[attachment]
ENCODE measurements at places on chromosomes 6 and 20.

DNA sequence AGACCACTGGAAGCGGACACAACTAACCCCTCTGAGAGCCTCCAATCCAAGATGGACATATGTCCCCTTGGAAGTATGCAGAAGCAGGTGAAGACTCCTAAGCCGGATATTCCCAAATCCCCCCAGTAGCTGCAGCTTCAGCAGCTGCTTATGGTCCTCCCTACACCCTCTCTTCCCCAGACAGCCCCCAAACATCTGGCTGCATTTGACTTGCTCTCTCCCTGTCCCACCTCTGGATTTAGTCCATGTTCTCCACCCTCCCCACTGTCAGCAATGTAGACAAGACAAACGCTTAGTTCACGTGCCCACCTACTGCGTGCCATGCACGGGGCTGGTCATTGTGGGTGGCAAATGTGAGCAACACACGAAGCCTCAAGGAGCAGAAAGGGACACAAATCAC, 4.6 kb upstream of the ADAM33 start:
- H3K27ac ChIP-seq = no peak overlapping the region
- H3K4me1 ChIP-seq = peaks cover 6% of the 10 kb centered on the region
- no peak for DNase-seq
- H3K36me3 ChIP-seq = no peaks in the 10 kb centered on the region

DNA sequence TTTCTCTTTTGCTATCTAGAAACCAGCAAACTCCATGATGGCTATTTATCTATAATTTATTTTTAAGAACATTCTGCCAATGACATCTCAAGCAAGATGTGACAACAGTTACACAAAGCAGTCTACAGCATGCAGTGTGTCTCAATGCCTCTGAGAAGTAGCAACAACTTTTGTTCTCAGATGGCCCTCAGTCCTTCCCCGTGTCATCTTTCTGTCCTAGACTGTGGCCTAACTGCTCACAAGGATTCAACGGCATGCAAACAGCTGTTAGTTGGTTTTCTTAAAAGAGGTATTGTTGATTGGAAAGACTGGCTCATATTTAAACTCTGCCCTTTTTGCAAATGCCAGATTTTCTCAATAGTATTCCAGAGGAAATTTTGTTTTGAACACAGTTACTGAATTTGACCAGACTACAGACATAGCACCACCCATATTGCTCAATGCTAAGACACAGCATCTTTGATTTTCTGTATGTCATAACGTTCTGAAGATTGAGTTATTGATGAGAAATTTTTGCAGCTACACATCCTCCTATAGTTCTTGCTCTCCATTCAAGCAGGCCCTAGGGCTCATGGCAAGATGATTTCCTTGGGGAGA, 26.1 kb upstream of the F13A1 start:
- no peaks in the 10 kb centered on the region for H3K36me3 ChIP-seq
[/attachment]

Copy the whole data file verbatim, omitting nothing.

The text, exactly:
ENCODE measurements at places on chromosomes 6 and 20.

DNA sequence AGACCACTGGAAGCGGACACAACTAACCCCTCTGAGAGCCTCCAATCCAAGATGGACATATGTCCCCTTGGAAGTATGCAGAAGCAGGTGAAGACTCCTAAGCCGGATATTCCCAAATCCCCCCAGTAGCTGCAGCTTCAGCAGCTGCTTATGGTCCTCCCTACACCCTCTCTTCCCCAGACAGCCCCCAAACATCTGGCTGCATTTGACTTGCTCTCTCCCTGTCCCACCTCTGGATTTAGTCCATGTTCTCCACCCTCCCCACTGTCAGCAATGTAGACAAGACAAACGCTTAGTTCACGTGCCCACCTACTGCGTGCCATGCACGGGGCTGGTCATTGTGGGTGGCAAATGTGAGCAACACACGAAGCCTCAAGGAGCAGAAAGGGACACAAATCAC, 4.6 kb upstream of the ADAM33 start:
- H3K27ac ChIP-seq = no peak overlapping the region
- H3K4me1 ChIP-seq = peaks cover 6% of the 10 kb centered on the region
- no peak for DNase-seq
- H3K36me3 ChIP-seq = no peaks in the 10 kb centered on the region

DNA sequence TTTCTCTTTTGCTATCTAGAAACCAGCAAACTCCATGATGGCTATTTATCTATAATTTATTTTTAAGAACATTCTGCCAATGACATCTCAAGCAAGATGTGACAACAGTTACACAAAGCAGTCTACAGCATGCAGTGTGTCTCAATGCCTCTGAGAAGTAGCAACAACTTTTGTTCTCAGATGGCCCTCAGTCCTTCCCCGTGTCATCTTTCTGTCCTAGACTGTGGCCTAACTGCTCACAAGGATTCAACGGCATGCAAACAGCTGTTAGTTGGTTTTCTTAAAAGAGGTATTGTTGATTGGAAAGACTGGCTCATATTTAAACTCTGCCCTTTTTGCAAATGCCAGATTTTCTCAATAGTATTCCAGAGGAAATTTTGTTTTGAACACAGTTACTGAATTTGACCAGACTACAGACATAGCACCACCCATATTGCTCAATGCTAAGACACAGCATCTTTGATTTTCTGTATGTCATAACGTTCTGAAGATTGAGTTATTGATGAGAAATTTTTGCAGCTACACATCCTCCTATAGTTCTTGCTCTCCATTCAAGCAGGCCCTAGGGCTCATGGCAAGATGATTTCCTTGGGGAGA, 26.1 kb upstream of the F13A1 start:
- no peaks in the 10 kb centered on the region for H3K36me3 ChIP-seq